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Train Overcrowding

Volume 465: debated on Tuesday 23 October 2007

The rail White Paper was published in July. It sets out the resources we intend to make available to the rail industry and the increases in capacity, as well as safety and performance, that we expect the industry to deliver in return. In addition to this, we have given the green light to Crossrail to relieve congestion on both rail and underground networks.

I am grateful for that answer, and the decision on Crossrail is particularly welcome. The c2c train operator on the Fenchurch Street line has done an excellent job. It is one of the best performing in the country and has improved reliability while keeping down ticket costs. However, overcrowding on that line is unacceptable and unsafe. My constituents who try to get on those trains at Benfleet station have difficulty finding seats. What will the right hon. Lady do to encourage further investment so that we can get more rolling stock, and will she support my campaign for an additional terminus station at Canvey Island?

First, I thank the hon. Gentleman for his generous remarks about Crossrail, which is a historic achievement under this Government. I understand his concerns about overcrowding—it is precisely for that reason that we are making the investment in capacity that the Under-Secretary, my hon. Friend the Member for Glasgow, South (Mr. Harris), has just outlined.

I also understand the hon. Gentleman’s desire for his constituents to benefit from Benfleet and Canvey Island. I know that c2c, a good operator, is already examining options for ways in which it might increase capacity on those routes.

The hon. Gentleman campaigns for a new station on Canvey Island; I understand that that is an expensive route to take. However, as he knows, if he comes up with a robust business case, with improved and significant private sector investment and a high level of benefits to cost, the Government will consider it.

I am sure that my right hon. Friend knows about overcrowding on the west coast main line. The train on which I travelled yesterday from Carlisle was horrendously overcrowded because of the cancellation of an earlier train. However, overcrowding is a day-to-day problem on the west coast main line. I do not understand why Virgin Trains proposes to run a train from London to Glasgow with only one stop at Preston, missing out Carlisle. That will put extra pressure on the other trains in the area in order to reduce the time by only three minutes. Will my right hon. Friend ask the Minister responsible for rail to meet me to discuss the matter before the timetable is agreed?

I shall certainly ask my hon. Friend the Minister responsible for rail to meet my hon. Friend—I should be delighted to do so. I am sure that he welcomes the £7 billion investment in the west coast main line upgrade. It has transformed the prospects for the route and means that far fewer people now choose to fly between London and Manchester but instead, like me, take the train. Of course, problems with overcrowding remain. They will be taken into account in any forthcoming spending plans. However, my hon. Friend the Minister responsible for rail assures me that, given that the timetable is not yet finalised, he is happy to have discussions with my hon. Friend.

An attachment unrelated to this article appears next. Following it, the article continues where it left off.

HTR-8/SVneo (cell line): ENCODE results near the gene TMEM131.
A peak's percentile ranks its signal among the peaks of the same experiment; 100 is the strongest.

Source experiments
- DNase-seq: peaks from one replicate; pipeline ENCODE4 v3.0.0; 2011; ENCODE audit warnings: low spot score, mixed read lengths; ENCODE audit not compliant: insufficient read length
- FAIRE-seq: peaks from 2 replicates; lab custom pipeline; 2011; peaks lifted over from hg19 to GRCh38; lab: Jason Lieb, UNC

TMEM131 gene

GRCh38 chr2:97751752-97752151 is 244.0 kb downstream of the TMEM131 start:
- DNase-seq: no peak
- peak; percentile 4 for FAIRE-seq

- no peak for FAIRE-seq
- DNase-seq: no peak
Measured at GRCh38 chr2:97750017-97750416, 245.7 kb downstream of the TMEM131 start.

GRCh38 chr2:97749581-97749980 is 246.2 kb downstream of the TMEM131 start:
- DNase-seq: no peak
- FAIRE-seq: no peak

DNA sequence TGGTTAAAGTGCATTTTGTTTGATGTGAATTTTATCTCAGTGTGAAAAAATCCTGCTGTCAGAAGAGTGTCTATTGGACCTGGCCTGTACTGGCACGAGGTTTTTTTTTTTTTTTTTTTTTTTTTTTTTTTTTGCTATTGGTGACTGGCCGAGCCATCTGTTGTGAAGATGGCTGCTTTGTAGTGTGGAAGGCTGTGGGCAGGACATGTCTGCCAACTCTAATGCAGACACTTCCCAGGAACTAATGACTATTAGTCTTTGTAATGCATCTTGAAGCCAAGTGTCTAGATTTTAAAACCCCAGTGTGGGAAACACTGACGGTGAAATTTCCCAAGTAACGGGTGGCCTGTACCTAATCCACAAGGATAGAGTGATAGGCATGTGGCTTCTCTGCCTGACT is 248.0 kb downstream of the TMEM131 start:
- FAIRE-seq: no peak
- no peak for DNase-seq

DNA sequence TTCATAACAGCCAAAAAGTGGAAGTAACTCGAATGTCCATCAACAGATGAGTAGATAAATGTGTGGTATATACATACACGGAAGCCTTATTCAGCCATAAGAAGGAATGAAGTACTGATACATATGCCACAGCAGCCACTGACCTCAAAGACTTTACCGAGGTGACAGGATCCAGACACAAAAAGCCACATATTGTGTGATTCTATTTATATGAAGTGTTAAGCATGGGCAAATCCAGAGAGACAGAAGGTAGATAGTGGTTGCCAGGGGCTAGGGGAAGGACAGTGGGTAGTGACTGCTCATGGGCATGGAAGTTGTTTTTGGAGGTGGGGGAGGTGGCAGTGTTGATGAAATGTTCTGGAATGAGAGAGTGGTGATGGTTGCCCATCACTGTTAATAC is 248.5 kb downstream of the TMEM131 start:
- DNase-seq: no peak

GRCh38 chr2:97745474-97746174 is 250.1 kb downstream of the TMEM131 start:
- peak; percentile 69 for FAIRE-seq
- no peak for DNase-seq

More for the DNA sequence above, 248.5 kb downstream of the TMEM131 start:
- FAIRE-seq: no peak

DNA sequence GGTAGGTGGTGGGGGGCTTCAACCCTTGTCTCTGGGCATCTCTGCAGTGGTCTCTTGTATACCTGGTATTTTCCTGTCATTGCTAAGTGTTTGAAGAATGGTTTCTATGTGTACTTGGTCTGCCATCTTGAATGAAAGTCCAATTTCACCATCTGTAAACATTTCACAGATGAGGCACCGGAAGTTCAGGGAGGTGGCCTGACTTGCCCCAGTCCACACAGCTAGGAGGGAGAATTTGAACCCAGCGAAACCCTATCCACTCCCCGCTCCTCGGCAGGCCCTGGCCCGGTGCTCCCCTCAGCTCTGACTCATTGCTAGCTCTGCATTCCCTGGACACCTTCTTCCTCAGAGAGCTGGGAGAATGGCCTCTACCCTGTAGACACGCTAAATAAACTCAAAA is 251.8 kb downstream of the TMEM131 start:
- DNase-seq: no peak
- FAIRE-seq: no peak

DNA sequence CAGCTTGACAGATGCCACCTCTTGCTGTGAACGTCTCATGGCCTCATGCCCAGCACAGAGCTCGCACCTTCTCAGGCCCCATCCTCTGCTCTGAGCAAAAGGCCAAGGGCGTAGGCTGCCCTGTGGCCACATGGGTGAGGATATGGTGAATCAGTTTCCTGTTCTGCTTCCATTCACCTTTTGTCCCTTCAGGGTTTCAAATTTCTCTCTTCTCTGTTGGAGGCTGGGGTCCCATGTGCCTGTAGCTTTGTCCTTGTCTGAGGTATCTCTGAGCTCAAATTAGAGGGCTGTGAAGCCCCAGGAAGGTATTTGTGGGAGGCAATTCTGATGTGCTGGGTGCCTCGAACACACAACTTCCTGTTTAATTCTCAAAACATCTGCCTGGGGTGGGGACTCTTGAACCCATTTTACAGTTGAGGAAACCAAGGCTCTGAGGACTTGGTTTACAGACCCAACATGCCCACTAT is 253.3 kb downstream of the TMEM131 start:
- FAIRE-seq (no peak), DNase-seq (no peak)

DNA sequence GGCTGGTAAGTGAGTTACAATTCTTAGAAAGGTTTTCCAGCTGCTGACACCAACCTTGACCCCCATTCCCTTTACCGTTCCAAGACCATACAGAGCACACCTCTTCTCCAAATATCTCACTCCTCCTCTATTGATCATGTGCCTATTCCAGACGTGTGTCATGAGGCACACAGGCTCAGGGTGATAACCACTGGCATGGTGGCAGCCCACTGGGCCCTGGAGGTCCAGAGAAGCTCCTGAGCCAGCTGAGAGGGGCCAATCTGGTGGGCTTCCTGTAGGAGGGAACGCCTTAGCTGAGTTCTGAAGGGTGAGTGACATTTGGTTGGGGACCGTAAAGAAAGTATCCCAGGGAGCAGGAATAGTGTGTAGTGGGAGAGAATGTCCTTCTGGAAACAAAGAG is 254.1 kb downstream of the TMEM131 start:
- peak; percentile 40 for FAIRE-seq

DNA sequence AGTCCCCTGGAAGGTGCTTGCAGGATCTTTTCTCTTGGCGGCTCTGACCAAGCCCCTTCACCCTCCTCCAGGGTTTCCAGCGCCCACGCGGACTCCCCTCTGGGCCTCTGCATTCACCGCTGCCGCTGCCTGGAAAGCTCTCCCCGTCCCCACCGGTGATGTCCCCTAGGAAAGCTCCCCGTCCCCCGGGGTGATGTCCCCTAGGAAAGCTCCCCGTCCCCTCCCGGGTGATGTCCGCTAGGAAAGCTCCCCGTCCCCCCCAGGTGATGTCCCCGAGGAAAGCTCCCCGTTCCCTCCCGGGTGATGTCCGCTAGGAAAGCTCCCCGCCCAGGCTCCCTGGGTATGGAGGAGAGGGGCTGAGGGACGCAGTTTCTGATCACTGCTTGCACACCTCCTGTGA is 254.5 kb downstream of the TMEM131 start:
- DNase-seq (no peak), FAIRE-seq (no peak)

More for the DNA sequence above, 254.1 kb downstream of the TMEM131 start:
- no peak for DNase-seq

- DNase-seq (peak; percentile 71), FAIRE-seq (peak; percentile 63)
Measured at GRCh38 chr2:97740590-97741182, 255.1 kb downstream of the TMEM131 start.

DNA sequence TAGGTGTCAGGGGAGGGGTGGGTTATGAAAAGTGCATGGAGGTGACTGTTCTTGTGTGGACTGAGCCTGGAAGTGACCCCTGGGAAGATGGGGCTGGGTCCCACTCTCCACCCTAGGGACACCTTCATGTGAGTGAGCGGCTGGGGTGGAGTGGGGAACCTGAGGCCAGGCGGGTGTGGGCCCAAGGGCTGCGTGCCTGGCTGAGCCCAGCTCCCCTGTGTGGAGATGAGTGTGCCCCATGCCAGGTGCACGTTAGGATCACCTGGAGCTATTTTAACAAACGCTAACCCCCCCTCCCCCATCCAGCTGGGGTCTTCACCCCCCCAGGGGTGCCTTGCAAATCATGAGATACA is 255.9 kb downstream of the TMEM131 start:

The right hon. Lady will know that congestion on the west coast main line is partly due to the fact that the trains have nine carriages. That is an increase of one on the original plan, which was for eight carriages. Negotiations are going on about providing a further two carriages to make 11 in all. However, Virgin Trains asks what profit is in that for the company if its franchise is to last only a short time. Will the Secretary of State look at the matter afresh and realise that if Virgin Trains is to provide two extra carriages per train at its expense, it needs a longer franchise period?

The hon. Gentleman will understand that such negotiations are never easy and that train-operating companies often come to the Department with requests for extensions to their franchises. He should consider the specific request that he mentioned in that spirit. My hon. Friend the Minister responsible for rail assures me that he is optimistic that a deal about the extra carriages will be done. The west coast main line will benefit from greater train frequencies and more rolling stock as we deliver the single biggest increase in investment since the war.

Does my right hon. Friend realise that, on the overcrowded Hove to London line, Network Rail is about to remove the trees from the cuttings? Is she or a member of her ministerial team willing to come and speak to representatives of my constituency, of the National Union of Rail, Maritime and Transport Workers and experts from the university of Sussex, who are worried that the risk of landslip on that crowded line is greater than any danger posed by leaves on lines?

I appreciate the fact that my hon. Friend champions the concerns of her constituents. I understand that a meeting is already in the diary for tomorrow, when she will meet my hon. Friend the Minister responsible for rail. I am sure that she will use that opportunity to discuss those issues and ensure that the best solution is reached.